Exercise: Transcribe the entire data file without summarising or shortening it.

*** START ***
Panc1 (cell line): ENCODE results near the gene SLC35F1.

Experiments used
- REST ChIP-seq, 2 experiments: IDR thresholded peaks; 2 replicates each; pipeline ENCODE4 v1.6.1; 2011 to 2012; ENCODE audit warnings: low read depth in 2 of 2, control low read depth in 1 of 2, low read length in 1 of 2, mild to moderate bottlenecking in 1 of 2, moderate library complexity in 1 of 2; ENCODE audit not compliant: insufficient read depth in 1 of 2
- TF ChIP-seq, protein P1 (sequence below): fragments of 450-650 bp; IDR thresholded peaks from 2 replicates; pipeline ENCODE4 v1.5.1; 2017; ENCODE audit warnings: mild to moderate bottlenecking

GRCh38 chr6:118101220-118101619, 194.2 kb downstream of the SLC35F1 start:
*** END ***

Panc1 (cell line): ENCODE results near the gene SLC35F1.

Experiments used
- REST ChIP-seq, 2 experiments: IDR thresholded peaks; 2 replicates each; pipeline ENCODE4 v1.6.1; 2011 to 2012; ENCODE audit warnings: low read depth in 2 of 2, control low read depth in 1 of 2, low read length in 1 of 2, mild to moderate bottlenecking in 1 of 2, moderate library complexity in 1 of 2; ENCODE audit not compliant: insufficient read depth in 1 of 2
- TF ChIP-seq, protein P1 (sequence below): fragments of 450-650 bp; IDR thresholded peaks from 2 replicates; pipeline ENCODE4 v1.5.1; 2017; ENCODE audit warnings: mild to moderate bottlenecking

GRCh38 chr6:118101220-118101619, 194.2 kb downstream of the SLC35F1 start: